The original showstopper
WebRTC technology came buzzing to the fore and changed real-time communication for the better. But, before WebRTC, there was another superstar in the communication technology space — VoIP.
VoIP or IP telephony enabled users to deliver data such as voice, video, chat directly over an internet connection. VoIP facilitated computers to make calls on phones and vice-versa over LANs (Local Area Networks) or the Internet. They convert voice into small packets of data and send those packets to receivers. The data packets at the receiver’s end are then decoded back into voice. Any device with an internet connection can connect with other devices using VoIP.
Though it appears to be new technology, VoIP has been in play since 1970 (Yes! The 70s when Steve Jobs was wandering in India while searching for the meaning of life). VoIP replaced and supplemented the business and interpersonal communications. Enabled by the cloud, the onset of VoIP revolutionized the business world and made the world a smaller place.
The rising star
The next advancement in communication technology came in the form of WebRTC. WebRTC allows users to make phone calls, video calls, Peer 2 Peer file transfers, and text chats through a web browser (or mobile apps).
Friends or foes?
WebRTC technology was initially seen as disruptive to VoIP. Some considered them parallel technologies that will never meet. Others said WebRTC will kill or replace VoIP.
So is WebRTC here to kill VoIP? I would say, quite the opposite. The two go along nicely. They are not independent technologies, disruptive to one another, or contending for the spotlight.
We believe that WebRTC will not bleed VoIP dry, rather will boost it. It will add more opportunities for innovation, thereby allowing widespread adoption of VoIP. WebRTC has made VoIP even more robust, user friendly, and flexible. It has made way for simpler, powerful, and unified communication platforms.
Developers at RTCweb.in are now incorporating VoIP capabilities right into websites, or web-based applications. We are adding new layers of functionalities that were previously left to independent applications. Credit for the same goes to WebRTC technology.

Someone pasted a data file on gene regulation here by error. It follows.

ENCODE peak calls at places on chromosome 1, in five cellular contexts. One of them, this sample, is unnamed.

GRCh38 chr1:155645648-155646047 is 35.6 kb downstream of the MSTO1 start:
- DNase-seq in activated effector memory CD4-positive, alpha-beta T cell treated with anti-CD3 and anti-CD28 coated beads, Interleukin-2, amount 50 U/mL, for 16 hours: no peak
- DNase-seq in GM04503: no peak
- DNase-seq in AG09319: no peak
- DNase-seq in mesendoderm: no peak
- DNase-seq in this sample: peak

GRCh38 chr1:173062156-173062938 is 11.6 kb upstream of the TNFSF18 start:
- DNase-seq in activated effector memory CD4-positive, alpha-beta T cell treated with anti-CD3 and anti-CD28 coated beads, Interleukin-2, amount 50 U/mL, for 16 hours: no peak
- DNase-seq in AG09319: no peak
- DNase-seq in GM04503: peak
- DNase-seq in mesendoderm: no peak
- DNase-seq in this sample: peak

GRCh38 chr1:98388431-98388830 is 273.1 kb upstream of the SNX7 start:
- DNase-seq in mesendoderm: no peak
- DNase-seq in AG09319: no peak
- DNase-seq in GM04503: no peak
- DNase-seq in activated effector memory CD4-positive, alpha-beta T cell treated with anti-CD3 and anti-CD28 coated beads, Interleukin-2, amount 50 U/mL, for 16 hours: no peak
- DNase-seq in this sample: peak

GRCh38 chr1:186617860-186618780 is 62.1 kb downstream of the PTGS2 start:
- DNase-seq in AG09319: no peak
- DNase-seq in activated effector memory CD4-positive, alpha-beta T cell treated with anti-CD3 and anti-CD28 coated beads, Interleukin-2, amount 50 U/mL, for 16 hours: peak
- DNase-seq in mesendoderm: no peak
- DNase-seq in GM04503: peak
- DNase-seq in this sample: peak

Compatibility between WebRTC and VoIP — A match made in heaven
WebRTC is compatible with VoIP. It is designed that way. For instance, WebRTC specifies the use of audio/video coders and decoders that are common among VoIP devices — OPUS and G.711 for audio and H.264, Codec VP9, VP8 video codec for video. This allows WebRTC browsers and VoIP endpoints to transfer media/data without transcoding the streams.
The signaling protocol remains undefined in WebRTC. It is on developers to decide what to implement. This allows developers to create a unique VoIP soft client in the web browser. This adds a new, multi-faceted layer of functionality to the websites — VoIP capabilities with peer-to-peer video and collaboration.
WebRTC has also improved the video quality over other options such as Flash. Our programmers at RTCweb.in have improved user experience for our client websites by having clearer video calls and lower latency, and faster connections.
More cases can be made, supporting the compatibility of the two revolutionary technologies that are extensions of each other. But, I think the point has been proved. WebRTC and VoIP share similar goals. The right use and combination of both technologies with a pinch of innovation can result in path defining applications.
Originally published at https://blog.rtcweb.in on December 8, 2020.